Both these schools of thought, so polarized and so starkly contrasted, seem, in my mind, to be philistine (truly, no pun intended). The idea of the Torah as an historically perfect document whose very goal is to espouse and recount factual history is naïve and perhaps a bit narrow-minded. For example, in light of scientific developments which support the theory of evolution, the idea of taking Genesis’ creation narrative literally is troublesome, to be generous. However, the highly cynical viewpoint of Bible critics is most ungenerous. Holding the validity of alternative ancient documents contemporaneous with the Bible as more reliable sources for better verification of historical events is also foolish. Why, instead of trying to find events in Jewish history recorded in other people’s annals, don’t we instead look in our own, in the very historical documents which would have most reason to record our history, such as our own Bible?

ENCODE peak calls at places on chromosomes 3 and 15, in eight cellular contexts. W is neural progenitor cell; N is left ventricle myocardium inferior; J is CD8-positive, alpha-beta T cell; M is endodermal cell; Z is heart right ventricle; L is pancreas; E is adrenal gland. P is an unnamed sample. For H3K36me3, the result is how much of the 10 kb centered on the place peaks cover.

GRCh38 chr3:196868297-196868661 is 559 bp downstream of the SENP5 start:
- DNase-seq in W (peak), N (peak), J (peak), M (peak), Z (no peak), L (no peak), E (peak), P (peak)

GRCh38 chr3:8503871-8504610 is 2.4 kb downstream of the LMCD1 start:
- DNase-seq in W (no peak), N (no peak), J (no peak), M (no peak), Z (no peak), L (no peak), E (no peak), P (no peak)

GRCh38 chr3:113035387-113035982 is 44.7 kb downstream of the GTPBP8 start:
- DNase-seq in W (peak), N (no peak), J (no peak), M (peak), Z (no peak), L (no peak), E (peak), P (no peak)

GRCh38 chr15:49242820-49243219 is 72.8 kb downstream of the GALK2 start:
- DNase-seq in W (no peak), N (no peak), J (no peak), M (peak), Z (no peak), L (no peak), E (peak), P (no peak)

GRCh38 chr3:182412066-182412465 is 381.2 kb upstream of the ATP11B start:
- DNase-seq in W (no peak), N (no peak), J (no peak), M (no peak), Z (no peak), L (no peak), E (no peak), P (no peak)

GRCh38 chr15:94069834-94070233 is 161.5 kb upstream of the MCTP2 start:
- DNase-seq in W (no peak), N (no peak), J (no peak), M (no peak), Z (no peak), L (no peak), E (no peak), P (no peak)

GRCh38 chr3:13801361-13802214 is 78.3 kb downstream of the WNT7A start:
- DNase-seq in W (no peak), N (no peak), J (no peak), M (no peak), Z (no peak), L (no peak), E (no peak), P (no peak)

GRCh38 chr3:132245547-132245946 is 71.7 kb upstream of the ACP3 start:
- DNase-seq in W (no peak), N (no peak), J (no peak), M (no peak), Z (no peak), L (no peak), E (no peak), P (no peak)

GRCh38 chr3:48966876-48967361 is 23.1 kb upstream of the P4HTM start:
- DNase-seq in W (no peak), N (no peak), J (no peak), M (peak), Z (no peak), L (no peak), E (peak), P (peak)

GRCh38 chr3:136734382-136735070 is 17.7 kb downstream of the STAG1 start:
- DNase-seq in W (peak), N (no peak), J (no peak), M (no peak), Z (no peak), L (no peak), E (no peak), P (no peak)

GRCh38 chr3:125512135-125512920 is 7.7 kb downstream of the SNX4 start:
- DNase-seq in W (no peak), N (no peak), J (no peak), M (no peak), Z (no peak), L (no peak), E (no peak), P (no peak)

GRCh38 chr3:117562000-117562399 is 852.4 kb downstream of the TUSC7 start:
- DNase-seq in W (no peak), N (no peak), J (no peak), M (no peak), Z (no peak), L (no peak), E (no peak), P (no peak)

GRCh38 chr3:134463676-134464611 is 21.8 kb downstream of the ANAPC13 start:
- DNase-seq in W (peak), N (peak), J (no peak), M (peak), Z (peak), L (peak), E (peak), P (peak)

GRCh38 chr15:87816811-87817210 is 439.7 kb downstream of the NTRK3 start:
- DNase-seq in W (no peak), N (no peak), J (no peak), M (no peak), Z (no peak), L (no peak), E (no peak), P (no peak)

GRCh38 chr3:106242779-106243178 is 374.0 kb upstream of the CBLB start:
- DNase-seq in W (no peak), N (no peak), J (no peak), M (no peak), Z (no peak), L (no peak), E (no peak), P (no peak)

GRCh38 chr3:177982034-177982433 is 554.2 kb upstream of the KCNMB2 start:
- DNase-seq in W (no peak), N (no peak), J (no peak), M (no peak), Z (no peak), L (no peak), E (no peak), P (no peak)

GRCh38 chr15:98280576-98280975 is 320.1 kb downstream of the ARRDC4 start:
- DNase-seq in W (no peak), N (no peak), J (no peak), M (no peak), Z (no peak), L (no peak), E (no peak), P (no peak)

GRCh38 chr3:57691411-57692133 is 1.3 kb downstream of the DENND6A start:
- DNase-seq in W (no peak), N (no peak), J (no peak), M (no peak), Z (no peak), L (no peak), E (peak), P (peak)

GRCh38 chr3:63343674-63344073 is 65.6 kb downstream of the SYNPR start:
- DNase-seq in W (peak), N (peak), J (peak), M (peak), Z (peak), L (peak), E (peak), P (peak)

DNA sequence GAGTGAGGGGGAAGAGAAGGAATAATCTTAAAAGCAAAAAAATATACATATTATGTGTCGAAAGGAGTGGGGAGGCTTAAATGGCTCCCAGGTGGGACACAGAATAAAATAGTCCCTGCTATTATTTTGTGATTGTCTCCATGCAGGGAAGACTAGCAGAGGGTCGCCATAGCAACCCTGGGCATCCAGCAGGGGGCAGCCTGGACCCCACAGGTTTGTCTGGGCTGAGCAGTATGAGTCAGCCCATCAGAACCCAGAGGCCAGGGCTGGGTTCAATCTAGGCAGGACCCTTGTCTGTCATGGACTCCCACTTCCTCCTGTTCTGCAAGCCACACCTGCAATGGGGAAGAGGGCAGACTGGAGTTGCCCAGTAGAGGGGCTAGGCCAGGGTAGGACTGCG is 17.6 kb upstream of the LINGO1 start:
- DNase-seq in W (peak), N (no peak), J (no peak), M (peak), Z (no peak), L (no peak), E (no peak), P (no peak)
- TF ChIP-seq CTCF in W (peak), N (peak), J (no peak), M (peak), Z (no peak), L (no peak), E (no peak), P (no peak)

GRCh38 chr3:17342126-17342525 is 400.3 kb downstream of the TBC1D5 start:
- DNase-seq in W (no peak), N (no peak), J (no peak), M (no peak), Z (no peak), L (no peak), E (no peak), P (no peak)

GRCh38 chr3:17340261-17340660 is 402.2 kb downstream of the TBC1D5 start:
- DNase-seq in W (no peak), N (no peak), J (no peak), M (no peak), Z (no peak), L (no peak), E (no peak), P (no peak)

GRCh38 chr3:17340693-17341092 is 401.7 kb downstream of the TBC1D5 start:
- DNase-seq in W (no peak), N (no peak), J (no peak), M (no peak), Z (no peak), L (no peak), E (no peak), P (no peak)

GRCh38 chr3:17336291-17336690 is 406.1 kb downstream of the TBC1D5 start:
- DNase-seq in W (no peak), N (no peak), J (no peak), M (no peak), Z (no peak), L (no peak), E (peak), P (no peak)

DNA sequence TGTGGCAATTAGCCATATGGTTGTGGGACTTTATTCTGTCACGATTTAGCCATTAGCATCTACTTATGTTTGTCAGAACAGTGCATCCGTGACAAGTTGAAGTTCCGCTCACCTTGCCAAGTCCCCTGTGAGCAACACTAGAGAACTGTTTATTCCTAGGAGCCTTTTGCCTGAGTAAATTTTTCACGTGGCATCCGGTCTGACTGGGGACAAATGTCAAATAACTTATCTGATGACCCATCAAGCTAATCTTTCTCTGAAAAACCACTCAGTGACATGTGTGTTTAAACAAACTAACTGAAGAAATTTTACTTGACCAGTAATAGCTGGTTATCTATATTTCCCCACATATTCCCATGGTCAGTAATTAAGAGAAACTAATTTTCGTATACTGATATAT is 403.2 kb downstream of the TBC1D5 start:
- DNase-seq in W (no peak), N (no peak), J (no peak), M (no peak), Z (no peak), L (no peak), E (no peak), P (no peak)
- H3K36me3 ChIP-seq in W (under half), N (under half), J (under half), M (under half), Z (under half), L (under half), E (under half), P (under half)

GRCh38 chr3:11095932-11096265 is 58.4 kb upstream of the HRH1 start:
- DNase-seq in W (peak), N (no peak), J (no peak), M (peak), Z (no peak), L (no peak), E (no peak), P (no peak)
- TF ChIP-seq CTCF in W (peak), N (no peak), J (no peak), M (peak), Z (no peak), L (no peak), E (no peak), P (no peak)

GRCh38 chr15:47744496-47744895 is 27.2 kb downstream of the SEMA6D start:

The polarization of fact and fiction becomes relevant to this discussion, as the line drawn between these two genres is often a bit bizarre. This is especially so in relation to a document like the Torah, which has layers and layers of discussion surrounding it precisely because it is so intentionally vague, most unlike fact and more unlike fiction. Fiction generally (and this is a platitude for which I ask all readers to bear with me) reads as fact; meaning, fiction uses the makeup of characters, setting, dialogue, and description, all things contained in reality, in order to simulate believable, imaginable events. Even the most far-fetched of narratives is composed in the voice of a narrator who assumes the story to be true. Interestingly, good non-fiction reads like fiction (I hope the line between these two genres is becoming nice and murky now). As opposed to reality which can seem to be endless, purposeless, and random, non-fiction is generally arranged like a plotted narrative with rising and falling action, moments of climax, and moments of decline, and it portrays human beings with hubris, humility, tragic flaws, and hidden strengths, all aspects of the greatest of fictional tales. In short, the verisimilitude of fiction and non-fiction is both doubtful and evidenced at the same time, a wonderful irony and dialectic which should be appreciated in its own right. These nuances can provide insight for all students of the Bible.